The Burgundy truffle, a truffle fit for a king
The Burgundy truffle, whose scientific name is Tuber uncinatum, is also known as the autumn truffle or Champagne truffle. It is harvested in France, elsewhere in Western Europe, and in certain countries of Eastern Europe. Less finicky than some other truffle varieties, the Burgundy truffle thrives in many types of soil, as long as they’re rich in lime. It grows under many types of trees, including pines, hornbeams, hazels, and beeches.
Burgundy, home to uncinatum
Burgundy truffles were the very first truffles to be served at the table of the French king, where it earned its prestige. From the mid-18th century to the mid-19th century, it became very popular and was highly sought-after in a number of places, notably in Burgundy, a region where Tuber uncinatum thrives.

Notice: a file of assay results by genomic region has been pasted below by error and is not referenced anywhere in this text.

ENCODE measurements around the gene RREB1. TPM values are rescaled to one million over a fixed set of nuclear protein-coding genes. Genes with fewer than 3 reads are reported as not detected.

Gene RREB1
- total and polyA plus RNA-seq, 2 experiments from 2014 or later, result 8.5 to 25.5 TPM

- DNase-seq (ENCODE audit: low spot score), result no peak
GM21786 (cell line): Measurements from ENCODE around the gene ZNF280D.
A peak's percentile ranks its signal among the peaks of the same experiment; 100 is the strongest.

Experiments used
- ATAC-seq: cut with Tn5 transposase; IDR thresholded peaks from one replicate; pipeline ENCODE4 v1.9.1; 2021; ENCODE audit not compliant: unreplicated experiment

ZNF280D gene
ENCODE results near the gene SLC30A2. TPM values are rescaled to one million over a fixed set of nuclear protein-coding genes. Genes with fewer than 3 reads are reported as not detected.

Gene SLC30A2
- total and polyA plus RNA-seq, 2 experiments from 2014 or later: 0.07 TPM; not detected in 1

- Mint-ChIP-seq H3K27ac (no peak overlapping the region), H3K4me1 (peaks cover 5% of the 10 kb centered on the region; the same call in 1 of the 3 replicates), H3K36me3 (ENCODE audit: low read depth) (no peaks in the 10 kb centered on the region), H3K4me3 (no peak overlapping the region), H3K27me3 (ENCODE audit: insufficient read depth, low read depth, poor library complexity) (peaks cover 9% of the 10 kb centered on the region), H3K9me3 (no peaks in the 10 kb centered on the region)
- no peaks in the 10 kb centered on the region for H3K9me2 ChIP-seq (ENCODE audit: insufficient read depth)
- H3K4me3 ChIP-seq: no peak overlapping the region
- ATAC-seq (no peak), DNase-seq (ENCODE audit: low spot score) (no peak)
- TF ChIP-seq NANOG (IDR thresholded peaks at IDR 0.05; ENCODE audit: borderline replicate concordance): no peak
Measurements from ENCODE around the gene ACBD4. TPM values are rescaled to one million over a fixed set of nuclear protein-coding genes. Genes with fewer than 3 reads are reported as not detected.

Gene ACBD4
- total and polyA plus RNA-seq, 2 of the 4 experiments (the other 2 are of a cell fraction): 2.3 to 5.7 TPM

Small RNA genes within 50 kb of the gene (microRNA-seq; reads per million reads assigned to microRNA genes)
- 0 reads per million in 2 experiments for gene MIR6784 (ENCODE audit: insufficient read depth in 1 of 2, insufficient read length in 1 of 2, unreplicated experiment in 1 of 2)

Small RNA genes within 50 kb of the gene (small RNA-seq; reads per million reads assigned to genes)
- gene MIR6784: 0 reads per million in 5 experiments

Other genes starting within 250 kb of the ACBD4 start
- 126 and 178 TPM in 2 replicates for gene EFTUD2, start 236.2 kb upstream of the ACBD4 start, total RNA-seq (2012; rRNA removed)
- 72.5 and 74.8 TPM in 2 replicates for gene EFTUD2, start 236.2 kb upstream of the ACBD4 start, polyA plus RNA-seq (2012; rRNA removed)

Later, as the famous “black diamond,” Tuber melanosporum, rose to prominence, the Burgundy truffle was overshadowed and lost the interest of high society.